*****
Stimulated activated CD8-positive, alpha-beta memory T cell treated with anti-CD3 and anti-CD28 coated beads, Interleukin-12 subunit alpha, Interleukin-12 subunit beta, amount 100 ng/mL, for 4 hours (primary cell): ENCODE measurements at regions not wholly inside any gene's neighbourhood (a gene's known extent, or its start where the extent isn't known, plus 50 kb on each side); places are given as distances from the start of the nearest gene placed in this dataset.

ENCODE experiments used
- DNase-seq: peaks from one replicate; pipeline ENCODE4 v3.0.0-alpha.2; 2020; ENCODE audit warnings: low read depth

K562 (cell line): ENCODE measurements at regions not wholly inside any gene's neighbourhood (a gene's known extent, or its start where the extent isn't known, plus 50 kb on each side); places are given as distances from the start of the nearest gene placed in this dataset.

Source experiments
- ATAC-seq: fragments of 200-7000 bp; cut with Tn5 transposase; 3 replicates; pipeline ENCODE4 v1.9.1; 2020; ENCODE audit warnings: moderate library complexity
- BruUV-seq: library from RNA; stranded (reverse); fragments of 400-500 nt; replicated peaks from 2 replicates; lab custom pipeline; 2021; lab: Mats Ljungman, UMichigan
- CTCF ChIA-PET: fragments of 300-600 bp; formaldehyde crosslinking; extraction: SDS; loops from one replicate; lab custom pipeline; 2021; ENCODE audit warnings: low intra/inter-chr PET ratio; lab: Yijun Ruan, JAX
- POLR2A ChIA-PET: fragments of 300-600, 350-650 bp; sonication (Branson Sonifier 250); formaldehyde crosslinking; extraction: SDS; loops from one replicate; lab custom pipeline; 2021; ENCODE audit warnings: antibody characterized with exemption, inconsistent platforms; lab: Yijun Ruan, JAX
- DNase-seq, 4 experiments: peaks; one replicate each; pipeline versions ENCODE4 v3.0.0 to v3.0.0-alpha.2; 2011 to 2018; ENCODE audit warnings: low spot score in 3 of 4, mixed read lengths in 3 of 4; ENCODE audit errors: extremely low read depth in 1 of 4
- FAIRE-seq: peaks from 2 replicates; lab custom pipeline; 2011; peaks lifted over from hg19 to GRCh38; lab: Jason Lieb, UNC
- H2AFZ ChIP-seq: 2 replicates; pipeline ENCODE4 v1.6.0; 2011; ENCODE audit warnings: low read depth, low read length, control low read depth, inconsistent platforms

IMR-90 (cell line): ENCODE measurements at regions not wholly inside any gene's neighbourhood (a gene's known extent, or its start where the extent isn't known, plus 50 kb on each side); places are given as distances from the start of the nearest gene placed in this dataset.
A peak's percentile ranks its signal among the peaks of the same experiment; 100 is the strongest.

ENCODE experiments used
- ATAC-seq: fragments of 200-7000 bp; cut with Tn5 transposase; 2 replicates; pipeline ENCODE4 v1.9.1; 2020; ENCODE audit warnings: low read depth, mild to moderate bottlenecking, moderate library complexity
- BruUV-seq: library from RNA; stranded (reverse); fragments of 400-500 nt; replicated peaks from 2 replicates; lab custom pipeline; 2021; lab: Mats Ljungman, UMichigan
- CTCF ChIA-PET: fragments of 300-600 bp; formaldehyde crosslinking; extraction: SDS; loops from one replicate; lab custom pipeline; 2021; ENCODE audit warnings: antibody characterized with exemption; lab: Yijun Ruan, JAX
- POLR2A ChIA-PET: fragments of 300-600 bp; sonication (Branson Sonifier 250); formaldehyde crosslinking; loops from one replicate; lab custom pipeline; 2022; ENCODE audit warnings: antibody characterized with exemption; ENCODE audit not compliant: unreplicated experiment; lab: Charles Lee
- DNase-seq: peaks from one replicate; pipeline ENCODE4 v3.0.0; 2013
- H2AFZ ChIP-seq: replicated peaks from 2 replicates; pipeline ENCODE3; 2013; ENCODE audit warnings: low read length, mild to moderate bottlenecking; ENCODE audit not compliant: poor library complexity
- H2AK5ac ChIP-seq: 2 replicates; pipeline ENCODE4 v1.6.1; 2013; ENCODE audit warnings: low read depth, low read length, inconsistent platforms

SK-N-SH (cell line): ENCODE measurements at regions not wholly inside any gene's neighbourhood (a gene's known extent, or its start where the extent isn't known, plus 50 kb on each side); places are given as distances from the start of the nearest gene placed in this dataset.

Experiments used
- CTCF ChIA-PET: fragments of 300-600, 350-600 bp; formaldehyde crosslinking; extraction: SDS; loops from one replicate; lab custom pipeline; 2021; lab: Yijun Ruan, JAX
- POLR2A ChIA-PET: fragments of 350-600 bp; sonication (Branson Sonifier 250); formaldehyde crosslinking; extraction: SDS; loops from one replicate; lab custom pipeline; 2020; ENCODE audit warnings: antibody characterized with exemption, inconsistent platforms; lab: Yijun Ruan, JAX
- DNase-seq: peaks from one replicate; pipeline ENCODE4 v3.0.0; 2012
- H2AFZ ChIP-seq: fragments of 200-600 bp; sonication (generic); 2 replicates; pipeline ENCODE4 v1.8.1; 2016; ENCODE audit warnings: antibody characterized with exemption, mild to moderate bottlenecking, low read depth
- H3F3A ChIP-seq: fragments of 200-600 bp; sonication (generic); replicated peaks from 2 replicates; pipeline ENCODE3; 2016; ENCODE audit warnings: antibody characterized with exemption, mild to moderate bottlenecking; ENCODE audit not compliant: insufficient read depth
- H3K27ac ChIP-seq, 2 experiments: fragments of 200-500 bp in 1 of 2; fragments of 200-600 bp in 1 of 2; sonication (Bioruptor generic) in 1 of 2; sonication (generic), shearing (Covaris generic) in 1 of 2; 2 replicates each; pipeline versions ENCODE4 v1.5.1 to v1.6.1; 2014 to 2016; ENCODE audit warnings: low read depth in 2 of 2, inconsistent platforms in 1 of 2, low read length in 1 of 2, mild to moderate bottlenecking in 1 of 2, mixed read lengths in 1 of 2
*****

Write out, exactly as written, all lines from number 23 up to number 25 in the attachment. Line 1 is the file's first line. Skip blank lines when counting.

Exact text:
SK-N-SH (cell line): ENCODE measurements at regions not wholly inside any gene's neighbourhood (a gene's known extent, or its start where the extent isn't known, plus 50 kb on each side); places are given as distances from the start of the nearest gene placed in this dataset.

Experiments used
- CTCF ChIA-PET: fragments of 300-600, 350-600 bp; formaldehyde crosslinking; extraction: SDS; loops from one replicate; lab custom pipeline; 2021; lab: Yijun Ruan, JAX